New medications called direct-acting antivirals (DAAs) have transformed the treatment of hepatitis C. Twelve weeks on one of these drugs cures the infection in 95 percent or more of people who take it.

But what if you’re among the 5 percent for whom they don’t work?

If your treatment doesn’t work, your doctor will put you on another medication or combination of drugs. The key is to keep trying treatments until you find the one that clears your infection.

Sticking with treatment until you achieve a cure will help you avoid hepatitis complications like cirrhosis and liver cancer.

The main way to treat hepatitis C today is with DAAs. These drugs block a protein that the virus needs to grow.

There are several different DAAs and combinations of these medications. A blood test will match you with the right drug by your genotype — the virus strain that caused your infection.

Most people stay on these medications for 8 to 24 weeks. How long you take DAAs depends on your genotype, how much liver damage you have, and whether you were treated for hepatitis C in the past.

Your doctor will order blood tests during and after your treatment to check whether the medication has cleared your infection.

No sign of the virus in your blood 12 weeks or more after you finish treatment is called a sustained virologic response (SVR). It means that your infection is cured.

DAAs cure hepatitis C in 95 percent or more of people who take them, but that means that about 5 percent won’t get an SVR.

With almost 2.4 million people living with hepatitis C in the United States, around 120,000 people can expect their treatment to fail.

Hepatitis C treatment can fail for a few reasons. Some causes are under your control, while others aren’t. Here are some of the most common reasons why these treatments don’t work:

  • Not staying on the medication. DAAs have to be taken consistently in order to cure a hepatitis C infection. People may stop taking their medication for a variety of reasons, including side effects, cost, and forgetfulness.
  • Relapse. Sometimes, people have an SVR when they finish treatment, only for the virus to become detectable again. This is called relapsing. Only a small percentage of people relapse, but it can be disappointing to learn that the virus has come back.
  • Virus resistance. Resistance means that the virus has stopped responding to the antiviral medication. Resistance is common in people who don’t achieve an SVR. Once someone is resistant to a certain direct-acting antiviral drug, it may not work if they try it again in the future.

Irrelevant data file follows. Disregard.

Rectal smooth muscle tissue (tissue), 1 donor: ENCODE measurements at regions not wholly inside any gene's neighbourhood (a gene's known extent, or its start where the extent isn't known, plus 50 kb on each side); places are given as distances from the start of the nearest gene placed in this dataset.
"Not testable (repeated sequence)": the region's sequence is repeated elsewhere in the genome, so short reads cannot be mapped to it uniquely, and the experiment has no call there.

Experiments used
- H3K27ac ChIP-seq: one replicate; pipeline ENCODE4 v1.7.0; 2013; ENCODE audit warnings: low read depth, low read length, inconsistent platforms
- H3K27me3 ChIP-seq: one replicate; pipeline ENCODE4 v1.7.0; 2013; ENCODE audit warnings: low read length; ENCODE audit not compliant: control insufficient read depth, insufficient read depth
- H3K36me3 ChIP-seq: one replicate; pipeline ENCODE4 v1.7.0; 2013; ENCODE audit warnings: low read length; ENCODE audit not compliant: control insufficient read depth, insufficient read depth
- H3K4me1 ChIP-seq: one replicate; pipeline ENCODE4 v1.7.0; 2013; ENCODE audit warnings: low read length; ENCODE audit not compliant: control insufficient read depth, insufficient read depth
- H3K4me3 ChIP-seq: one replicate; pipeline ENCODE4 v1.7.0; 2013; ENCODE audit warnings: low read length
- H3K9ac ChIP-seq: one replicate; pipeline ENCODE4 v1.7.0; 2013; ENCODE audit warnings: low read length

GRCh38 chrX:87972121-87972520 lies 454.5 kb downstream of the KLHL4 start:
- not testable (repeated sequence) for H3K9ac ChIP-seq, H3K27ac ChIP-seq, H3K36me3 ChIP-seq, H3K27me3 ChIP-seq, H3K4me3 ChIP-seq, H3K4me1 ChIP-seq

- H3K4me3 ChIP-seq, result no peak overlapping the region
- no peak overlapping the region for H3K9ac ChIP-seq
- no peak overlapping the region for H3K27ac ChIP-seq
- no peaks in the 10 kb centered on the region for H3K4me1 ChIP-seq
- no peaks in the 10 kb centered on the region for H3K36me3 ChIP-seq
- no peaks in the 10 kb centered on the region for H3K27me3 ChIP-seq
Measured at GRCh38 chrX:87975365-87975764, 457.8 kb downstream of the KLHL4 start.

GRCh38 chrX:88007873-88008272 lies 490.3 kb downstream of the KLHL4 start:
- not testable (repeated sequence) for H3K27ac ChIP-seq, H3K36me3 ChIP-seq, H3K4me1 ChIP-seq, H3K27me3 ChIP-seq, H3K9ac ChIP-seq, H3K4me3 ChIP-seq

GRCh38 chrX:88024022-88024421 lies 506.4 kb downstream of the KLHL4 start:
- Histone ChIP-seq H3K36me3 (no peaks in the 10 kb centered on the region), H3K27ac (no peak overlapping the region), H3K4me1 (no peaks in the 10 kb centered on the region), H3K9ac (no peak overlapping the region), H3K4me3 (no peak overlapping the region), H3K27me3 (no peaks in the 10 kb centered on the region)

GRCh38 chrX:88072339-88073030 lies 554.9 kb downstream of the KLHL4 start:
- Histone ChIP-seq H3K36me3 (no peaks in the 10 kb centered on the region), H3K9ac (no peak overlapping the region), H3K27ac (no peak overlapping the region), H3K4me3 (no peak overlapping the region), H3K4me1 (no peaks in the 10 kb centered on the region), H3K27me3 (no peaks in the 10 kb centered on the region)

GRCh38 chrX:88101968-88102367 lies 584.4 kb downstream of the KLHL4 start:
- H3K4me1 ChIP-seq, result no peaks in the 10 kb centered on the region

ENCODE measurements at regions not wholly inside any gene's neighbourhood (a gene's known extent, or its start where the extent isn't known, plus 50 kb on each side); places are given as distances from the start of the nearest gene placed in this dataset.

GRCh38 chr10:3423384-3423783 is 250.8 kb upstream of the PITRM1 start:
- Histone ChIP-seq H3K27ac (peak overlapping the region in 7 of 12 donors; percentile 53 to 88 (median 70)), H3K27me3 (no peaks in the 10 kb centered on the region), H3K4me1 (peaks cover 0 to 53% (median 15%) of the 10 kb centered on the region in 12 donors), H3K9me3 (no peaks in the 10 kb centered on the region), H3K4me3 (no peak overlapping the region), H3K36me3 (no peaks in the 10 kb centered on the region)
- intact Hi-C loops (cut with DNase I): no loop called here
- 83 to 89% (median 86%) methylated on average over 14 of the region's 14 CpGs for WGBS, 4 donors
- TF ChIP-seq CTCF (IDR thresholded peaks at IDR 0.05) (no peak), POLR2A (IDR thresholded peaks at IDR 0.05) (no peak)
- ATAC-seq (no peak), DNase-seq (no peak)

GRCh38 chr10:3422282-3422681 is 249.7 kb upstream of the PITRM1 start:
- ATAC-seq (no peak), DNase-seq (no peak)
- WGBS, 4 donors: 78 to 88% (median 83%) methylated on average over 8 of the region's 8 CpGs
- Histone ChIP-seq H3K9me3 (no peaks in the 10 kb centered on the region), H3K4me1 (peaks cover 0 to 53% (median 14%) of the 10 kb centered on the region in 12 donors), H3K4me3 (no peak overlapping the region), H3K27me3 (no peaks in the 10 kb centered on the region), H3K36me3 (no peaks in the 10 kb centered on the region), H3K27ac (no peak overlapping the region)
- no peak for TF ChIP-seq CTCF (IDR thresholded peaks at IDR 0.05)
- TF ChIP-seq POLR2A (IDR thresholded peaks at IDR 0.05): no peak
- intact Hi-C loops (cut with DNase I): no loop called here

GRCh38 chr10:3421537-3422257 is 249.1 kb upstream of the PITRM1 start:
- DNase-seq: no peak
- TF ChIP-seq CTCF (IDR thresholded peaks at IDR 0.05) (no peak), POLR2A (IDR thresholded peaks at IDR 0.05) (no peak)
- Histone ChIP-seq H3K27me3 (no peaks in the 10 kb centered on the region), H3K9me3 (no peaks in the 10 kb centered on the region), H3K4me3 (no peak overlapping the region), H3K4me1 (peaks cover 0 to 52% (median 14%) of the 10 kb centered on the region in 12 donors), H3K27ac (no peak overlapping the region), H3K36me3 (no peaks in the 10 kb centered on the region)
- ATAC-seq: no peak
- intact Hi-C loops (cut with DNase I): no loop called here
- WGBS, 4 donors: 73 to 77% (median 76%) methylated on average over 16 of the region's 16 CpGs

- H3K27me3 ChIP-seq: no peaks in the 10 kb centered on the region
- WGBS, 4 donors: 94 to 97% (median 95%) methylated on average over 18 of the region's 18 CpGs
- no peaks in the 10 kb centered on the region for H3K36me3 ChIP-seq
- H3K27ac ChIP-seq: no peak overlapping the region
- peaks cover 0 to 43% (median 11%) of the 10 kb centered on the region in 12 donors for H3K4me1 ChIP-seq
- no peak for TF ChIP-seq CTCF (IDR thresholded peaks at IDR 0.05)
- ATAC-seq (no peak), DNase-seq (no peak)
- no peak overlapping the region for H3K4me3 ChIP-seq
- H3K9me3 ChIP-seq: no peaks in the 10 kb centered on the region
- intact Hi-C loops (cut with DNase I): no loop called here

• Cirrhosis. Over the years, hepatitis C inflammation causes permanent damage and scarring of the liver, called cirrhosis. Treatment failure rates are 15 to 20 percent higher in people with cirrhosis.
  • Genotype 3. About 10 percent of people with hepatitis C have a genotype 3 infection. This genotype is more likely to lead to cirrhosis and liver cancer than other genotypes. It also doesn’t respond as well to treatment.

If antiviral medications don’t clear your infection the first time or you have a relapse, your doctor can change the dose, start you on a different medication, or add another medication.

A typical second treatment is to combine DAAs that target a different protein than the drug you took before.

Sofosbuvir (Sovaldi) is a common choice for people who don’t respond to their first DAA. It works against many hepatitis C genotypes, and it’s less likely to make the virus resistant than other drugs.

Treating a stubborn case of hepatitis C can be frustrating. Even if the first treatment you tried didn’t work or the virus became resistant to medication, it’s still possible for you to achieve an SVR.

Hepatitis C in some people is just harder to cure, and you may be one of them. Don’t get discouraged. Your doctor has many other medications to choose from.

You’ll be more likely to have success when you take your medication as prescribed. If you tend to forget your pills or you’ve had side effects that bother you, ask your doctor for advice to help you stay on your treatment plan.

Along with staying on your medication, try to take good care of your liver. Focus on eating a nutritious diet and avoiding alcohol and chemicals like insect killers and paint thinners, which can damage the liver.

It’s important to care for your emotional health, too. Living with a chronic disease can be stressful. Getting plenty of sleep, exercising on most days, and managing your stress can all help you manage your condition. If you can’t do it alone, ask for help from a trained therapist or counselor.

New direct-acting antivirals cure hepatitis C in most people who take them. If you’ve tried one of these medications and it didn’t work, that doesn’t mean you’re stuck with the virus forever. You just need to try another treatment approach.

Your next step could be to go on a different drug or try a combination of medications to attack the virus from different angles. Eventually, you should find the therapy that cures your hepatitis C.